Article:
Wednesday, November 14, 2012

Brining Chicken

Crispy chicken skin, crispy crispy chicken skin!
Am I late? I'm not late. If I get this up within the hour, I'm not late.

I actually enjoyed November's Daring Cook's challenge so much that I did it thrice. None of my pictures are very good, which is always the case with things that aren't desserts. Nevertheless, the brined chicken was delicious all three times. The whole process requires very little actual effort: 1) Dissolve salt (plus whatever) in water 2) Dump chicken in salty water and store in the fridge for some hours 3) Dry chicken out overnight 4) Roast chicken. Lots of overall TIME, but very little work.

My first brined chicken is this one just below. I got a better browning on the skin of my second chicken, but I devoured all of that skin minutes after the chicken was done resting before I remembered that I should have snapped a photo. For both chickens, I used a brine of 1/4 cup table salt per litre of water (took about three litres to cover) plus a few tablespoons of brown sugar. I let the chicks brine for five hours and then left them uncovered in the fridge to dry overnight. At some point the next day I let them come to room temperature, then roasted them at 450F for 15 mins, then at 350F for another 12-15 mins per lb, as per Audax's recipe. I let them rest on top of the oven for about 15 minutes before eating them. Worked wonderfully.

For the first chicken, I added a bunch of things to flavour the brine that you can see in the photo below: lemon, rosemary, garlic, peppercorns, bay leaves, a bit of the Vouvray I had on hand. For the second chicken, I got lazy and only added pepper corns, though I think I might have stuffed a lemon and a garlic clove or two into its cavity before roasting. The second chicken was just as good, if not a bit better (due to the butter I rubbed onto the skin to encourage browning, in all likelihood).

I dumped a dinner plate in on top of the chickens to keep them submerged in the brine.

As you can see, when it comes to dinner my preference is generally just to pair a pile of meat with a pile of fresh veg. These beans and the sprouts that I had with the chicken thighs both came from our beautiful local market.

I also brined a package of thighs one evening for a few hours and then dried them thoroughly with paper towels. This was a HUGE HASSLE compared to letting them air dry overnight in the fridge, and I don't want to do it again. After the thighs were dry I seared the skin crispy in a pan and then dumped some stuff on top and tossed the whole pan into the oven. Because of the liquid I added, it was probably more of a braise than a roasting (as the challenge called for), but the stuff I tossed on made for incredibly good chicken thighs and I will definitely use that combination of ingredients again. So here's the recipe for that:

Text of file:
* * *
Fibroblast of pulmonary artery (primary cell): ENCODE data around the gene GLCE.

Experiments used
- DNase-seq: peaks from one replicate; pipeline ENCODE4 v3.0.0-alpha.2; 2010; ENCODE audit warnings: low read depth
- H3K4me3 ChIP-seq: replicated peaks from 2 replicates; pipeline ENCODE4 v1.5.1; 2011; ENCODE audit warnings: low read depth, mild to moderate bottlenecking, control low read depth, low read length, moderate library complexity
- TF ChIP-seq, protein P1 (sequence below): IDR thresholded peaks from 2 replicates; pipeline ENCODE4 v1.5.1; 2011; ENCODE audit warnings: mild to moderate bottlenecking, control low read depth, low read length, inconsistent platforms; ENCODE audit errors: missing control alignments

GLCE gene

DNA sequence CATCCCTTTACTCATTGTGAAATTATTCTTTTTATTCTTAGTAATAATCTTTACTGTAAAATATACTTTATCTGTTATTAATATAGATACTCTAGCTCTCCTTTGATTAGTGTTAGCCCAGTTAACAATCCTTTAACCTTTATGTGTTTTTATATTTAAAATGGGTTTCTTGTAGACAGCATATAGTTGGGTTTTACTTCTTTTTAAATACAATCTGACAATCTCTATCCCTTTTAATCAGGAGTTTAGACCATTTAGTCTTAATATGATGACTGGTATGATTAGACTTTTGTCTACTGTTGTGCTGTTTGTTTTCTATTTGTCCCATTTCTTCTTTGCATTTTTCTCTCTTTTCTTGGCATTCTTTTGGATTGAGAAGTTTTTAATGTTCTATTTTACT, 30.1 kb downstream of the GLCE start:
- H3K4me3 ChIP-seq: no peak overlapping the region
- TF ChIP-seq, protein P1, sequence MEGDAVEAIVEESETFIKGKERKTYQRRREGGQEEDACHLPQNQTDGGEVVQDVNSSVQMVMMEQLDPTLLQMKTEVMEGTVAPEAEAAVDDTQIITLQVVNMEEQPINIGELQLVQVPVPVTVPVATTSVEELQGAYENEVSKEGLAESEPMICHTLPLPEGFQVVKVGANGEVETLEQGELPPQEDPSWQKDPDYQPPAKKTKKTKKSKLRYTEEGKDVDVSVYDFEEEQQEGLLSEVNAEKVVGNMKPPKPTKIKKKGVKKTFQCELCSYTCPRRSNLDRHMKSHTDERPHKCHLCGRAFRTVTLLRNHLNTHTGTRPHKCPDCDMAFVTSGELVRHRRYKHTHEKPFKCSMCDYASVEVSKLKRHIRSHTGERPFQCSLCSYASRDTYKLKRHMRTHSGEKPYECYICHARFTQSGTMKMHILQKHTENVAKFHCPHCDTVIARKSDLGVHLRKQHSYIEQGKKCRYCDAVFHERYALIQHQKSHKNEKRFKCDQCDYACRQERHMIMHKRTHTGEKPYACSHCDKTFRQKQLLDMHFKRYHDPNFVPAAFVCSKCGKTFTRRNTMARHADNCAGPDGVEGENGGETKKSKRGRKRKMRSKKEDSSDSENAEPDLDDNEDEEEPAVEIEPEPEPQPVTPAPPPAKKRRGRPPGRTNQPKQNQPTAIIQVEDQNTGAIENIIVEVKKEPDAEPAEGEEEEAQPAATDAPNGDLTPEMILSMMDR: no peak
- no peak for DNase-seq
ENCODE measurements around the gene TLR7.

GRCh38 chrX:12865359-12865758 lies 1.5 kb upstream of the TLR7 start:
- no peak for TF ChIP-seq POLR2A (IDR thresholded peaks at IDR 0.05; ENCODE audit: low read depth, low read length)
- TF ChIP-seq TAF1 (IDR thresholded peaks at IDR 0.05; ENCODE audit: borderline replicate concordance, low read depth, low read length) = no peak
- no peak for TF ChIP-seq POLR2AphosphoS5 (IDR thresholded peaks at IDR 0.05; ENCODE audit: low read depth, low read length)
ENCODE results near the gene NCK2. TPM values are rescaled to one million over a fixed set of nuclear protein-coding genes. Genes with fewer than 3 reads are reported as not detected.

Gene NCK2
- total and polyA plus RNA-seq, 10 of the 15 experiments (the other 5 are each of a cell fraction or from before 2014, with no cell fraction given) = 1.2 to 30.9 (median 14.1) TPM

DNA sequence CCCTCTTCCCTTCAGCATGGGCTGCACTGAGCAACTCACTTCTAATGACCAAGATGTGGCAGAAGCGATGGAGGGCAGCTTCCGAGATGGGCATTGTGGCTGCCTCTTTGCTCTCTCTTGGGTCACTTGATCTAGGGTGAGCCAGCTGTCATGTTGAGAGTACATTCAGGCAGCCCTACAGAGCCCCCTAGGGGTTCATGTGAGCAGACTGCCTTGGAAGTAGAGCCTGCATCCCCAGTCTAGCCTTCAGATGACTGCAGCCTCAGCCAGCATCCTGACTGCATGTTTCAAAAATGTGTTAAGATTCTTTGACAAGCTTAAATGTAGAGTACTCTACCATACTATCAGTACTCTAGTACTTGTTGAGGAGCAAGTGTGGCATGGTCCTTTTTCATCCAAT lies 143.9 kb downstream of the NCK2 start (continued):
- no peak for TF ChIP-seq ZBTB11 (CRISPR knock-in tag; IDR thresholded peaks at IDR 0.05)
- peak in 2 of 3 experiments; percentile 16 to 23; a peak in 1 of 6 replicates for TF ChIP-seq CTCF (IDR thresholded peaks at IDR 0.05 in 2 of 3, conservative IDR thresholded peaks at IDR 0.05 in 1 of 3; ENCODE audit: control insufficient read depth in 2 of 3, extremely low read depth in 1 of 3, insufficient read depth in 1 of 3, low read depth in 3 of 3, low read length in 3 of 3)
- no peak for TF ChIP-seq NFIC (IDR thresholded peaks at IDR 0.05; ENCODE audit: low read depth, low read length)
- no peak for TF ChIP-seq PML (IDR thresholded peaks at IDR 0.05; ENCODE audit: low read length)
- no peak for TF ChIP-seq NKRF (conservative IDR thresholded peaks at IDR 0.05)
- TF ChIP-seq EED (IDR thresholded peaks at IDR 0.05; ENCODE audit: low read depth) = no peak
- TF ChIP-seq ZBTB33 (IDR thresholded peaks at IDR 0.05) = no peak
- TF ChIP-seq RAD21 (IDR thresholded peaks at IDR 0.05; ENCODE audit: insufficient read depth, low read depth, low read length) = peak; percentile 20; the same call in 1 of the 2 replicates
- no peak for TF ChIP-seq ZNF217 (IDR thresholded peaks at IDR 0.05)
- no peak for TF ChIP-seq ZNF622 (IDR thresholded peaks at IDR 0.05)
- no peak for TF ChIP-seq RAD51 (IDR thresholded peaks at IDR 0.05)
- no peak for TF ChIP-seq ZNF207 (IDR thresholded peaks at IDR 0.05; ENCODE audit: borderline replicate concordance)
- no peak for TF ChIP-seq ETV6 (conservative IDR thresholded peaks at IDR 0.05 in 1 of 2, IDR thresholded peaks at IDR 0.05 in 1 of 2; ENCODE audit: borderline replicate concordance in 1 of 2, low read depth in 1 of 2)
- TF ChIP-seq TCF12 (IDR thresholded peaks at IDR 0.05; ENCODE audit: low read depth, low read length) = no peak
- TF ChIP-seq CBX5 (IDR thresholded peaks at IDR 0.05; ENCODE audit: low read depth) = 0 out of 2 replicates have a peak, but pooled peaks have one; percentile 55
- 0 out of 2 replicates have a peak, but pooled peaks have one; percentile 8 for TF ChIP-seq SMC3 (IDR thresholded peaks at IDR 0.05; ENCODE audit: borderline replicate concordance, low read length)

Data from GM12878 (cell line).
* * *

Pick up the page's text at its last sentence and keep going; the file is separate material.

Delicious Chicken Thigh Stuff Recipe

On a cutting board, pile together a few sprigs of fresh rosemary (from the plant you are barely managing not to kill), 2 garlic cloves, a tsp salt, and 1/2 tsp red pepper flakes. Chop it all together with a chef's knife until it's a sort of fragrant mash. Scrape it into a bowl and add the juice of one lemon, a bit of olive oil, and a blob (~tsp) of anchovy paste. Whisk it all together and, after searing your salt and peppered thighs until the skin is all brown and lovely, dump the delicious stuff over top and shove the pan in a pre-heated 450F oven for 25 minutes.

I think the secret to making your kids love Brussel sprouts, other than avoiding overcooking, is to slather them with butter.
"Audax of Audax Artifax was our November 2012 Daring Cooks’ host. Audax has brought us into the world of brining and roasting, where we brined meat and vegetables and roasted them afterwards for a delicious meal!"


  1. Great job! And well done for doing it 3 times over!

  2. I think M definitely used your "secret" for brussel sprouts with us. But the chickens look lovely and that skin is class!